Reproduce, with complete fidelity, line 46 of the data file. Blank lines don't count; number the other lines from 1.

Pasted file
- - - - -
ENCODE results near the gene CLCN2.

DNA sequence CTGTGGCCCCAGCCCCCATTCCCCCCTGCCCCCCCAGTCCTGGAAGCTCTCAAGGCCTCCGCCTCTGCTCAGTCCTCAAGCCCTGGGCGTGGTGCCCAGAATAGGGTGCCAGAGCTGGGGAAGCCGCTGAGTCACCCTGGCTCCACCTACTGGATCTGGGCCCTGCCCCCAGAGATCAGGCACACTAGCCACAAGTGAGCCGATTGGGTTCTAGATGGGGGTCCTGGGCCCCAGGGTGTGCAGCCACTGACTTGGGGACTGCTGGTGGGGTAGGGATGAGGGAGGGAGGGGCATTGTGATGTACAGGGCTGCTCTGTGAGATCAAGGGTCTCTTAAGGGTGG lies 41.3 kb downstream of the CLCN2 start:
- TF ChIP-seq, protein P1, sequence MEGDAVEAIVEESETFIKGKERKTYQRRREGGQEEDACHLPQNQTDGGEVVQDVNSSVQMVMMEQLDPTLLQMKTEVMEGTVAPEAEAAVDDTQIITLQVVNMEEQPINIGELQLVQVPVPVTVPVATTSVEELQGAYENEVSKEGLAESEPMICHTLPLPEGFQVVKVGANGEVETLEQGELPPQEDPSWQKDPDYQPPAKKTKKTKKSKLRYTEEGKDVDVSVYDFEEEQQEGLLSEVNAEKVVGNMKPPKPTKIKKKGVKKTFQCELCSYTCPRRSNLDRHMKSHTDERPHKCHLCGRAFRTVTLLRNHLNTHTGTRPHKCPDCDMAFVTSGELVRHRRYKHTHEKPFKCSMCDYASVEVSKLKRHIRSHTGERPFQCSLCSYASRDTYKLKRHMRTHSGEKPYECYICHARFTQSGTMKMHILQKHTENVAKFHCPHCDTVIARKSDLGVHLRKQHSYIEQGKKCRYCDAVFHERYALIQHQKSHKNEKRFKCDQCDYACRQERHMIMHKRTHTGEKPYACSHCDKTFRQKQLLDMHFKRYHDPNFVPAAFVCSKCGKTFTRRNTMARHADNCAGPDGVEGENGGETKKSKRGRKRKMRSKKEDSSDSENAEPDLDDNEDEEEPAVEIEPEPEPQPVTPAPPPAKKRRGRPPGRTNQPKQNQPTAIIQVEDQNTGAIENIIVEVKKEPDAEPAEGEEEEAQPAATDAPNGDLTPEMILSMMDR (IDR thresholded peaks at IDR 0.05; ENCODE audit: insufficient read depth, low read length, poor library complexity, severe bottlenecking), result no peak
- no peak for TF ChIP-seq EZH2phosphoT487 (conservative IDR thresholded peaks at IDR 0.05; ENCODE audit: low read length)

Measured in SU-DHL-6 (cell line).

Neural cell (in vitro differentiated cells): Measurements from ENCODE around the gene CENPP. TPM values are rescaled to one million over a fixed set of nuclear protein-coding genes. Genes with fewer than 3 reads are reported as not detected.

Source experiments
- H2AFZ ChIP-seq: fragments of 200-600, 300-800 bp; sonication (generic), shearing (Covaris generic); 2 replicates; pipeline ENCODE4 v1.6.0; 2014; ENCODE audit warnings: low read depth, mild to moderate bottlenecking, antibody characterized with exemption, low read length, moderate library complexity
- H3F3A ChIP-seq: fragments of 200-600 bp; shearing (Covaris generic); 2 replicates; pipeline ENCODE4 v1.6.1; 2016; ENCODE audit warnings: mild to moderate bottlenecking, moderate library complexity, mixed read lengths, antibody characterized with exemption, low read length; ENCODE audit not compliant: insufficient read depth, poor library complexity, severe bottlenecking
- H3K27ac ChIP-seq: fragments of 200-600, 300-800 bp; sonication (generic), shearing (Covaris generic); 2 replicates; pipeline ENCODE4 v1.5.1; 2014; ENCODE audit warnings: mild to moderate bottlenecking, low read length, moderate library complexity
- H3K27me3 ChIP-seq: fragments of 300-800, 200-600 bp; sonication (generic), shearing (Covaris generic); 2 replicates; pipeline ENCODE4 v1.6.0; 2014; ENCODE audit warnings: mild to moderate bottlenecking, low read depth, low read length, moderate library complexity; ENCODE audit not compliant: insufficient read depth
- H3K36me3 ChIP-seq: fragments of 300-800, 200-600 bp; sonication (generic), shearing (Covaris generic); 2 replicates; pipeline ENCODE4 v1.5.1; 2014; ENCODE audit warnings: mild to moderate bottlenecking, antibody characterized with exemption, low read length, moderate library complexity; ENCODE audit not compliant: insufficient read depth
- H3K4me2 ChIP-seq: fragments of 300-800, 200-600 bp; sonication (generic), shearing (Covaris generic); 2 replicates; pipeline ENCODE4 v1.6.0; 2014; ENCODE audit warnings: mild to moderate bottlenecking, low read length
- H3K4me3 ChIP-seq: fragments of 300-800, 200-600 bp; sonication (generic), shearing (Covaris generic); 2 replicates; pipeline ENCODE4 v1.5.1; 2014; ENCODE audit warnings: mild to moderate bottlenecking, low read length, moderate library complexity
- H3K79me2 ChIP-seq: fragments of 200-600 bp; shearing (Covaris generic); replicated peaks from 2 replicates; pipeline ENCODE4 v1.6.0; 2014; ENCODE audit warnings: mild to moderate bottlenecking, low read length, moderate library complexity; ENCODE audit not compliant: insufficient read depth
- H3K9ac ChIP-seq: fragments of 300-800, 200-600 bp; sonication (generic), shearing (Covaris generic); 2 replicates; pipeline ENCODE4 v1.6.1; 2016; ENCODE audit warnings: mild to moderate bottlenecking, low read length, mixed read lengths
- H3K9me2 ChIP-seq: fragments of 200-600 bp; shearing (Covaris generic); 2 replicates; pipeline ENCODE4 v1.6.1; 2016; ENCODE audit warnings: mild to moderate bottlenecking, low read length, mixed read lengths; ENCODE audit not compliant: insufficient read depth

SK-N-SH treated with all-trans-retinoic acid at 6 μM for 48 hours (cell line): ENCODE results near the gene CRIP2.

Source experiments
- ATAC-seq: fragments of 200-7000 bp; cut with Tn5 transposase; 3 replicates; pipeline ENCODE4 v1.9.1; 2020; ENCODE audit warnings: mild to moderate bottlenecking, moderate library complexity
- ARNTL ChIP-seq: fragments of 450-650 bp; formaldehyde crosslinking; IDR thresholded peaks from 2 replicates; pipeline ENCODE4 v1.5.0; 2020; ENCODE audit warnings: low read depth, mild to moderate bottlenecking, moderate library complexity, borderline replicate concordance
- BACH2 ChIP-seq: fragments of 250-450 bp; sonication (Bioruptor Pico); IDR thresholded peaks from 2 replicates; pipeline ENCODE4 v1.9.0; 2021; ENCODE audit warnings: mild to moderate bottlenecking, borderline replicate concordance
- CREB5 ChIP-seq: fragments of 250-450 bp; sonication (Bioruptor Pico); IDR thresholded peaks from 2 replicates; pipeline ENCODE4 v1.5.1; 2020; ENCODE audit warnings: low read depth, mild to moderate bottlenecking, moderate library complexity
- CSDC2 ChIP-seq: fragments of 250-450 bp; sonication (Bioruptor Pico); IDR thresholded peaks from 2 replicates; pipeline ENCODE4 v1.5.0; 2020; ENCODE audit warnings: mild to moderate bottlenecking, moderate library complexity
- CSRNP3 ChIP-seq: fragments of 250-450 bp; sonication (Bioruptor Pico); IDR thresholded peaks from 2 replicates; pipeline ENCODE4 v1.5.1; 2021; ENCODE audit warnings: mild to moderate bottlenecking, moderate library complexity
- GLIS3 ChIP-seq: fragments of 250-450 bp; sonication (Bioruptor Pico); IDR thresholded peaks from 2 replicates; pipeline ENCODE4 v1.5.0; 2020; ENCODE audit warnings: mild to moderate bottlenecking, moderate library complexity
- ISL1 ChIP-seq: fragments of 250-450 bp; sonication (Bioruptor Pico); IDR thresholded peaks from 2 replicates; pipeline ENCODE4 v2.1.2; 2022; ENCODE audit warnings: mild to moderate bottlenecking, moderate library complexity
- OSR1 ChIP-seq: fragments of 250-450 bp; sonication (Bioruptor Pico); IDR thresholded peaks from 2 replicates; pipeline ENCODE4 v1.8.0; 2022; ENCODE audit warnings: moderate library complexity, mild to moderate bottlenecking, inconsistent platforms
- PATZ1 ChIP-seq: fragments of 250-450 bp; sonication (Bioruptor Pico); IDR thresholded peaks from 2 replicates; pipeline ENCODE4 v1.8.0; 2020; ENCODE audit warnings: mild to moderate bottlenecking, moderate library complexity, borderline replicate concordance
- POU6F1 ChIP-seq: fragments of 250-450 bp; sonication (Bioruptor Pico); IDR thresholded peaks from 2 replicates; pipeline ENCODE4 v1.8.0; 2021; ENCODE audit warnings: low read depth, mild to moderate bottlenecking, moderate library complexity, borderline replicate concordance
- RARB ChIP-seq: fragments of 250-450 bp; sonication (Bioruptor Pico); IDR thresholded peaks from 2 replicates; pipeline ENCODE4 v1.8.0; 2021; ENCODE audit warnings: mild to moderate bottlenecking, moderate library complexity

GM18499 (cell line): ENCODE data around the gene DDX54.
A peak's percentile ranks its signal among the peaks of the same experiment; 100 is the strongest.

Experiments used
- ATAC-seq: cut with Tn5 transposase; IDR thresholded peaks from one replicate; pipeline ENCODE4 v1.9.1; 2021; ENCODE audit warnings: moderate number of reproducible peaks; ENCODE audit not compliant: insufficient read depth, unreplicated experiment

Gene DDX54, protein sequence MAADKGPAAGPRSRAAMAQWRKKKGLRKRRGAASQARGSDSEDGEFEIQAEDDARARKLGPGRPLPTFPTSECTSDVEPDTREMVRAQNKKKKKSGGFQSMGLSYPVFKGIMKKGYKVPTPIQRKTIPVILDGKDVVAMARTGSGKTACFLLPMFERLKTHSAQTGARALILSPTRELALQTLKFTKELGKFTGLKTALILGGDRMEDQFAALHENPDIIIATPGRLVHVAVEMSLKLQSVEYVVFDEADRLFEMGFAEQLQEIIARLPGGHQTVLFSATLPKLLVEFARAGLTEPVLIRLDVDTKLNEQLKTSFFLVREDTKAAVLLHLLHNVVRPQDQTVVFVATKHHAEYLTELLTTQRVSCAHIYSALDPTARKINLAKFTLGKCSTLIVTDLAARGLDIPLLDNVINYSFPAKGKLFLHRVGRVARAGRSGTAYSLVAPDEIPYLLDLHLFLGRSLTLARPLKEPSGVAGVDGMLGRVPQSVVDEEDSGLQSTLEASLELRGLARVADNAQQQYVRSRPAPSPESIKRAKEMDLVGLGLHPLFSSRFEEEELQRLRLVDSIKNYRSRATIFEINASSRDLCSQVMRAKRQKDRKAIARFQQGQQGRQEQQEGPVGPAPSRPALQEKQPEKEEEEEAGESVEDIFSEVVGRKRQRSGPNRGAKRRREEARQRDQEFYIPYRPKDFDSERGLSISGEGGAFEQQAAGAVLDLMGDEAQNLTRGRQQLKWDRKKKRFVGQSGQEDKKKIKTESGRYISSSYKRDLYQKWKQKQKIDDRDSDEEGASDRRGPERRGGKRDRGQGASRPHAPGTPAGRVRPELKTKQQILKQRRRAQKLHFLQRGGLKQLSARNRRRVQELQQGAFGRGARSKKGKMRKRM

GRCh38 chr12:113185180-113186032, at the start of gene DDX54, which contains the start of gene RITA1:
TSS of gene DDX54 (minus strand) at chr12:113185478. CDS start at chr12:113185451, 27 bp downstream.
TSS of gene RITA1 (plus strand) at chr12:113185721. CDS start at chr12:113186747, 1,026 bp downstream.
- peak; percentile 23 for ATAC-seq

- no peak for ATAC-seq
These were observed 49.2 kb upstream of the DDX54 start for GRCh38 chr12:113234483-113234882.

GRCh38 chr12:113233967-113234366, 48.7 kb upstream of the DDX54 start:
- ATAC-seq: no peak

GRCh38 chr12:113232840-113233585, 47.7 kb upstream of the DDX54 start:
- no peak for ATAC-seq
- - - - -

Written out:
- no peak for ATAC-seq